Teaching to Learn

Never underestimate the potential of a child. Today was the last day of Propeller, a month-long summer program that teaches high school students leadership, teamwork, career awareness, professionalism, and communication. I am amazed by each and every one of the students.

I still remember the first day of the program. We played an icebreaker game where each person had to say an adjective with their name and repeat the name and adjective of everybody that came before him. The students struggled with this activity and could barely make it half-way across the circle. The second day was not much better, we had some activities that required the students to answer questions but our questions were mostly met by blank stares. I prepared myself for a difficult month ahead.

Propeller was a difficult program to teach. We were working with kids whose education has mainly consisted of rote memorization. I realized how lucky I was to have grown up in an educational system that encouraged creativity and individuality. Being able to think my own way through problems has been a core part of who I am. I am someone who will always question if there is a better way to do things. When I am presented with new information I will always ask “why?” (and How? Who? Where? When? What? Sometimes people get annoyed by my questions). I feel like that if something was not fully explained to me I have not really learned it.

With this mindset, we strived to create the opportunity for students to explore a new learning style. We worked hard to come up with lessons that would combine both learning and fun. Some of my favorite activities include a mock UN summit and an entrepreneurship session where students had to write a business plan for a business idea that they came up with. These sessions placed students in situations that they probably never have been in before and I was totally prepared for the lessons to fall flat on their face. However, instead of complaining or giving up, the students engaged with all of these activities whole-heartedly.



Performing a play for the community

I realized that the student’s minds were as sharp as ever and could cut through whatever material was thrown at them. They were also extremely dedicated in the work that they do. There was one student who woke up a 4:30am (sometimes I go to bed at this time!) every day to go to tutoring sessions. Others were willing to stay after class for whatever time was needed to finish the activities planned for the lesson. The challenges that we faced for the first few lessons was not a problem with the students’ intellectual abilities but rather was simply a matter of adapting to a new teaching style. It was like being tossed into a pool when you are learning to swim. At first you are disorientated but as you find your directions you are able to enjoy the refreshing experience of the water. As the program progressed I have seen students gain much more confidence. They simply needed the opportunity to be able to express themselves. We began the program having to tell them to speak up and we ended up with having to telling them to quiet down.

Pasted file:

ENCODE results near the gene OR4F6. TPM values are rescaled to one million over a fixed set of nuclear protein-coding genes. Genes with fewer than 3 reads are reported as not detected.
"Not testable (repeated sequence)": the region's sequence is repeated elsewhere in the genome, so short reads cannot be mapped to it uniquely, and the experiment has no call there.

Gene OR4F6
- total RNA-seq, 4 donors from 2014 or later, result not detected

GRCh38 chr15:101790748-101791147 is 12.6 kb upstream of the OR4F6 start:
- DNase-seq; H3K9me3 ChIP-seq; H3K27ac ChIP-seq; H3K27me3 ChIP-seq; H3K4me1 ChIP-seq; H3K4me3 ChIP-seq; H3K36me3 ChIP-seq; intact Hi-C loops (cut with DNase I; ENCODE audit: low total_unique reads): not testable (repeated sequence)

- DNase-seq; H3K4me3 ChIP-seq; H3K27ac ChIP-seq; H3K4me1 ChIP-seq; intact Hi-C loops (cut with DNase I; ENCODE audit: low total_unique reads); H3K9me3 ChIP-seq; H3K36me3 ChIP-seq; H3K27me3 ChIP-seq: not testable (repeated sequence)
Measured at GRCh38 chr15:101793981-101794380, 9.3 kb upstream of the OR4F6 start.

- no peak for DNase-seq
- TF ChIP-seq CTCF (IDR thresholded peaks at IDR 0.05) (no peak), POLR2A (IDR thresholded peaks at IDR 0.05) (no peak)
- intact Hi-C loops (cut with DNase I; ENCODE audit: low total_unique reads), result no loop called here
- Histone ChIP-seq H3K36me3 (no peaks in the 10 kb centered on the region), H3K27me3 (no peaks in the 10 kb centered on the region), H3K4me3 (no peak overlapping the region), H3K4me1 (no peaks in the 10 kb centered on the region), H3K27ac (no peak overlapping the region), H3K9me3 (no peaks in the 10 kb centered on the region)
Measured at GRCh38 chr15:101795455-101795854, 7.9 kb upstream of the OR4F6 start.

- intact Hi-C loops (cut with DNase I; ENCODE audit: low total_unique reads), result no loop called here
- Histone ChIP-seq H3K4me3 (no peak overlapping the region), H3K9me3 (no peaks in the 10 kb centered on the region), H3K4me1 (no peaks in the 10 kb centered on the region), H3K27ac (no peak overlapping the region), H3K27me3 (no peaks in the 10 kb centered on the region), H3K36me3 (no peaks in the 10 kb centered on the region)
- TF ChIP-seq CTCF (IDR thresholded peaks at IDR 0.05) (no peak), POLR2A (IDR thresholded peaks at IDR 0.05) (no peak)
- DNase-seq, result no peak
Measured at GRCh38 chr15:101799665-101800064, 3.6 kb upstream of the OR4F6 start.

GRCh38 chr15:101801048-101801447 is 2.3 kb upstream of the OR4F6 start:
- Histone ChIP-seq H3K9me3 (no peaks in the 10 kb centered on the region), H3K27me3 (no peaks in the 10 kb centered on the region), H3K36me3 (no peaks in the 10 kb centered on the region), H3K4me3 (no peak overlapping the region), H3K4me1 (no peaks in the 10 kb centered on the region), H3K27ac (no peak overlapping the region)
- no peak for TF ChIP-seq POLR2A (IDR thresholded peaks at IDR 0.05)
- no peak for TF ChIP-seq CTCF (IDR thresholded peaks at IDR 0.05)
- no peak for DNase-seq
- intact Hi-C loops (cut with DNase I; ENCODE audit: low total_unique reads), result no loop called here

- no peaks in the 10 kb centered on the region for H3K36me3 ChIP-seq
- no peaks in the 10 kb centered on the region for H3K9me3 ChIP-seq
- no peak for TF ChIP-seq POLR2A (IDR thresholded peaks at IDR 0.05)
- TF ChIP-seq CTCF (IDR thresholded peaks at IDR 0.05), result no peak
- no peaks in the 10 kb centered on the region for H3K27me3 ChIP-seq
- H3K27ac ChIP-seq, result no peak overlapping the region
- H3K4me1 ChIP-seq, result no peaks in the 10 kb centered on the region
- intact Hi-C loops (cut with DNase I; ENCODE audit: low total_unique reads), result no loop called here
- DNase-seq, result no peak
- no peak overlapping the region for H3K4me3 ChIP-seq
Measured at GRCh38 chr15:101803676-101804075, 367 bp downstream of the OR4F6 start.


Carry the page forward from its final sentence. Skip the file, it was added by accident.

Hand-made key holder

Often success is not simply a matter of skill but also of opportunity. This is how I think that LEAP, by working in small cities where there is a lack of access to new opportunities, is creating social impact. I saw firsthand how given the chance to be creative, the students were able to come up with great projects such as a sugar-cane business, a penholder made entirely of waste material, and a bookshelf hand-carved from wood. LEAP works hard to provide these opportunities to students and to shake the status quo so that people start asking questions. Sometimes all we need is a push in the right direction and we will find our way to the path that we need. Youth have so much energy and if they knew where to use it they would be able to accomplish anything they wanted. The most important thing that a teacher can do is not the knowledge that he imparts but the guidance that he gives and the passion that he is able to inspire.



Farewell party

The Gang

However, after completing the program I feel like I am was a student as much as I was a teacher. Through their constant readiness to participate and their unquenchable for new knowledge, the students have inspired me to always be willing to learn and try new things. The world is an exciting place and it is important to step out of your comfort zone. Too often we get caught up in the routines of life and forget that there are so many new perspectives to explore. We are lucky to be offered so many opportunities so when you are given the opportunity to try something new we should take it as we never know where it could led us. Don’t let where you are limit where you could be.


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About Bill Cao

I am a rising sophomore pursuing a dual degree in Management and Sociology at the University of Pennsylvania. I am interested in social entrepreneurship and love reading, traveling, exploring.